Dewey’s Tic-Tac-Toe Challenge

Dear Grown-ups, Welcome to Dewey’s Tic-Tac-Toe Challenge. Activity options have a nautical theme and are intended to be enjoyed together. Complete three activities “in a row” on the Tic-Tac-Toe score card to receive a prize. Retrieve your prize at the Ephraim Historical Foundation by phoning ahead 920-854-9688 or contact When your child claims their prize, their name will be entered in a free drawing for a Dewey the Border Collie stuffed toy. The stuffed toy is also available for sale at the EHF. Entry Deadline: August 31, 2020.

Click to access Boat-Tic-Tac-Toe-Game.pdf


Challenge each other to design a boat with one piece of aluminum foil. Which design works best? What happens when you lay pennies port side, or all by the bow? What do your experiments tell you about boat safety?

Captain, May I?

This game reinforces listening skills and following directions. Play this version of the classic child’s game Mother May I while teaching port (left), starboard (right), bow (front) and stern (back). The objective is to reach the bow by asking, “May I walk to the bow?” Saying the word “may” is required. “You may take 3 steps to the bow.” Variations are many, for example, hop like a frog, if you’re wearing shorts, backwards, take 3 steps to the port, etc.

Setting up the game: Draw an outline of a boat with chalk on pavement safe from traffic. Label each side of the boat. Alternative: Use a sheet as a boat. Lay the sheet on the grass. Label each side of the boat with a piece of paper.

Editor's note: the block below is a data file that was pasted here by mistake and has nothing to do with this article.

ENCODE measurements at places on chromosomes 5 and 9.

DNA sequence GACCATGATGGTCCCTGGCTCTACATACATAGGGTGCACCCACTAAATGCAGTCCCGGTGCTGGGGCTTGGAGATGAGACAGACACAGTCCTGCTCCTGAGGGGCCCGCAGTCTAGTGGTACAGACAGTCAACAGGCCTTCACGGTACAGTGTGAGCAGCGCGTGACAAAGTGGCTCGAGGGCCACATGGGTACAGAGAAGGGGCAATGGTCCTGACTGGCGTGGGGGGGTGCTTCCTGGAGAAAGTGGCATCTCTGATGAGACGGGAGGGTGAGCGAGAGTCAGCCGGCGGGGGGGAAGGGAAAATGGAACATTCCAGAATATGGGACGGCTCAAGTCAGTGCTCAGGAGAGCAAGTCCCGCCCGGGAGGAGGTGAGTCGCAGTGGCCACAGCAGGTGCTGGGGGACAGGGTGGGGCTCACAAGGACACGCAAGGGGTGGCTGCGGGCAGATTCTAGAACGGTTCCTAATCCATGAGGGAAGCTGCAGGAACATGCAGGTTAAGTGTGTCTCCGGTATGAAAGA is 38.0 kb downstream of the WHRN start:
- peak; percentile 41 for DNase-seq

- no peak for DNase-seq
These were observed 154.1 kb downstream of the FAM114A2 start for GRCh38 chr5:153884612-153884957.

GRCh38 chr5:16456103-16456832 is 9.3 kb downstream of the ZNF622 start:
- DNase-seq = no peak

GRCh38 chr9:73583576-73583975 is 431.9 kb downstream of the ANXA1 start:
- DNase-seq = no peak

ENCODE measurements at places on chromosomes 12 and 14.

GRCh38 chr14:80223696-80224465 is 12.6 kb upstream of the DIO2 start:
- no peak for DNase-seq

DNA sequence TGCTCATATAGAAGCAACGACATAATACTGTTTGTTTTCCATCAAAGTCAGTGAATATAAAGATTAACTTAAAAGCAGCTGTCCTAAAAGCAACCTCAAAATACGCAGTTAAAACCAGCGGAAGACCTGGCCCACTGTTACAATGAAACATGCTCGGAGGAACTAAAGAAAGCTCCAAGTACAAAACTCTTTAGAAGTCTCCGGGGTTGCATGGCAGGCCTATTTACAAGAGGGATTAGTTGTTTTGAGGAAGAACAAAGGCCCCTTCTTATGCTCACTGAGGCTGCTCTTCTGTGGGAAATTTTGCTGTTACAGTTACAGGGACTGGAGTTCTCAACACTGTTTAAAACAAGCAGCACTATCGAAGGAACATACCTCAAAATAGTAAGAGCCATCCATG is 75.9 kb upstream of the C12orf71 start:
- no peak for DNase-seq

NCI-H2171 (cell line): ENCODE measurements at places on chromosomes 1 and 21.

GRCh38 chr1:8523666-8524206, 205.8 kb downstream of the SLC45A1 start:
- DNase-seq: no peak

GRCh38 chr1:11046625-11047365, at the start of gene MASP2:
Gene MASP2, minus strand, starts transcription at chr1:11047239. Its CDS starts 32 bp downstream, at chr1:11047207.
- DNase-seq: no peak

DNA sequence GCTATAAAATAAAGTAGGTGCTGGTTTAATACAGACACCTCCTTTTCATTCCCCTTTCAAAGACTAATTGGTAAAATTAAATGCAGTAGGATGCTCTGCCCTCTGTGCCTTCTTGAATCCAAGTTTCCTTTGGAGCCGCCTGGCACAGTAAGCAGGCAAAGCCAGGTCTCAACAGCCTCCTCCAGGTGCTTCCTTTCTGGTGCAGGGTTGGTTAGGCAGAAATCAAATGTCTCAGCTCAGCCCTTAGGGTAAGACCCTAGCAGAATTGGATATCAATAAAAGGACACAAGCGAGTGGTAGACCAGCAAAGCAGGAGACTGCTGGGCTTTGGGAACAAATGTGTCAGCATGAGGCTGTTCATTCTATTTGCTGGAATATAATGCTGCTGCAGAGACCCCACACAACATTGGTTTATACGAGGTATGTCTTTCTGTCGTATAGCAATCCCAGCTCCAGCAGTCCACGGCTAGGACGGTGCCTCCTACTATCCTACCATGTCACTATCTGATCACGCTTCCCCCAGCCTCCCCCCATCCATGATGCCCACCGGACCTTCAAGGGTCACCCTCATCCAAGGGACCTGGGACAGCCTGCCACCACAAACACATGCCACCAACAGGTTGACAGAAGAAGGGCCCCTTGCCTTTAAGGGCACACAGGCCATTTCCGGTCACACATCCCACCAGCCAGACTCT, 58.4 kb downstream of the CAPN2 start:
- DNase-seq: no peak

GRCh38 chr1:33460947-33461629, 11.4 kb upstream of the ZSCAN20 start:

Extensions: Encourage children to “play” in the boat, decorate and draw on their imaginary boat, sing a “Row Row Row You Boat” with stuffed animals as passengers, etc. Always play in a SAFE place, away from traffic.

Smallmouth Bass Nest

In Door County, Smallmouth Bass spawn (make baby fish) in June, when water temperatures reach 62º F or more. The male smallmouth chooses quiet water near shore, like Weborg Point in Peninsula State Park. He “sweeps” gravel and sand in circle to make a nest. The nest is underwater and a few feet wide. He may build several “practice nests” until he builds one he likes. A male and female Smallmouth Bass swim above the nest, rubbing against each other. While resting on the bottom, spawning occurs and there are tiny fish eggs in the nest. The female swims away. The male bass stays by the nest to chase away predators. In about five days, the eggs hatch into FRY (baby fish). protects the nest against predators who might eat the fry (baby fish). The male stays a few more days until the fry are old enough to swim away.

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